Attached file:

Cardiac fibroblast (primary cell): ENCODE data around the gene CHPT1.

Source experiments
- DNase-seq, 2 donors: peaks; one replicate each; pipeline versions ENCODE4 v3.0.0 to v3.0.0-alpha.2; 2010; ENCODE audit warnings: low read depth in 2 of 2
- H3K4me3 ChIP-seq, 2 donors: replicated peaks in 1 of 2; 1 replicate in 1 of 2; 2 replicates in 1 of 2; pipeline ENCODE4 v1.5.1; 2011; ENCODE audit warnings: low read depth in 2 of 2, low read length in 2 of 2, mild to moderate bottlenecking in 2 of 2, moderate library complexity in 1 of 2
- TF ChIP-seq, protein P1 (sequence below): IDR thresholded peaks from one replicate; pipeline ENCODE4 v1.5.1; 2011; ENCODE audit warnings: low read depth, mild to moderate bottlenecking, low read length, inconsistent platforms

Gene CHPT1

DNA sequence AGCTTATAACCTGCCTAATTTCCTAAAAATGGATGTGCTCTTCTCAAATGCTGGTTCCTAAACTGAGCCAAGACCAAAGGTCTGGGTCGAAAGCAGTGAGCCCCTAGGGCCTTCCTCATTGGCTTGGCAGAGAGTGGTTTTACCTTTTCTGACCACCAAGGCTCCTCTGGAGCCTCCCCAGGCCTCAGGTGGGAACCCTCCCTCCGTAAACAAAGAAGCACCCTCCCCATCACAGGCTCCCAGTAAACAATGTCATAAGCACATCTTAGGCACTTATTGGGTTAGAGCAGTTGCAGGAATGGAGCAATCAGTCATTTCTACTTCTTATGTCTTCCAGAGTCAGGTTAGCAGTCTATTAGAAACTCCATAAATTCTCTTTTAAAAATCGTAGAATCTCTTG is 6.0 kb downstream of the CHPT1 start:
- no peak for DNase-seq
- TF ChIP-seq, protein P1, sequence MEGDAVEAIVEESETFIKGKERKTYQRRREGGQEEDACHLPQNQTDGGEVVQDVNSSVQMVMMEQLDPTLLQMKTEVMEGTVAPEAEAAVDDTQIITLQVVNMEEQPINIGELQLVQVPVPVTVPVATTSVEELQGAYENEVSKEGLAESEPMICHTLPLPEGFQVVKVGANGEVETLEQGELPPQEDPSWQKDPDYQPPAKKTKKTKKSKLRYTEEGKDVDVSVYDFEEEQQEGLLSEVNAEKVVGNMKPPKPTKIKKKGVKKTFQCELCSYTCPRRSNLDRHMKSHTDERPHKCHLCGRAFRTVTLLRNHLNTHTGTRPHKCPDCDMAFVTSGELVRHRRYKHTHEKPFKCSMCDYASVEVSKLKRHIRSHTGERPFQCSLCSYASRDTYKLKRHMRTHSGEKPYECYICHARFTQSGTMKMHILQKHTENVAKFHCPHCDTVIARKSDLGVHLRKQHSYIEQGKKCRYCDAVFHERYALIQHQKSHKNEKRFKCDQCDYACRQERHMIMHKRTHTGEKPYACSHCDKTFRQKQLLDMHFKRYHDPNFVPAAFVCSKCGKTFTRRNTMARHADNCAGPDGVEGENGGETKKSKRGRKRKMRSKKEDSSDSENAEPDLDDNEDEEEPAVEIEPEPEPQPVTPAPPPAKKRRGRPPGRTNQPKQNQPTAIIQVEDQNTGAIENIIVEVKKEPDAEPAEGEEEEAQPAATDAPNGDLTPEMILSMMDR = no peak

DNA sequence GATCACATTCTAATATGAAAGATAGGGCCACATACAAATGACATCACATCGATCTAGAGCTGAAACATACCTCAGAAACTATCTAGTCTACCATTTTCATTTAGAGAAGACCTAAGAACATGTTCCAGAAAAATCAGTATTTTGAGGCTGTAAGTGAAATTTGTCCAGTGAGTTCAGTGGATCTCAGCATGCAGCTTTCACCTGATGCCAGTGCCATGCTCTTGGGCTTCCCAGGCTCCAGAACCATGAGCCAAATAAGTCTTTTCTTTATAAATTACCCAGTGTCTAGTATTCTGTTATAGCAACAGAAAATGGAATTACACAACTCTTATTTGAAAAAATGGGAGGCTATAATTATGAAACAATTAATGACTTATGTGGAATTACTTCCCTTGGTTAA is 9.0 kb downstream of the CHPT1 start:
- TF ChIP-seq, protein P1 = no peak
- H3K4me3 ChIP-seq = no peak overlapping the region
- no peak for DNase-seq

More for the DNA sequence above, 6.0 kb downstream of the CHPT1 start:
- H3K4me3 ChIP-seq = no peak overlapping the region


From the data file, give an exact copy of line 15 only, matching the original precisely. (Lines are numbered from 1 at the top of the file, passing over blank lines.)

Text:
- H3K4me3 ChIP-seq = no peak overlapping the region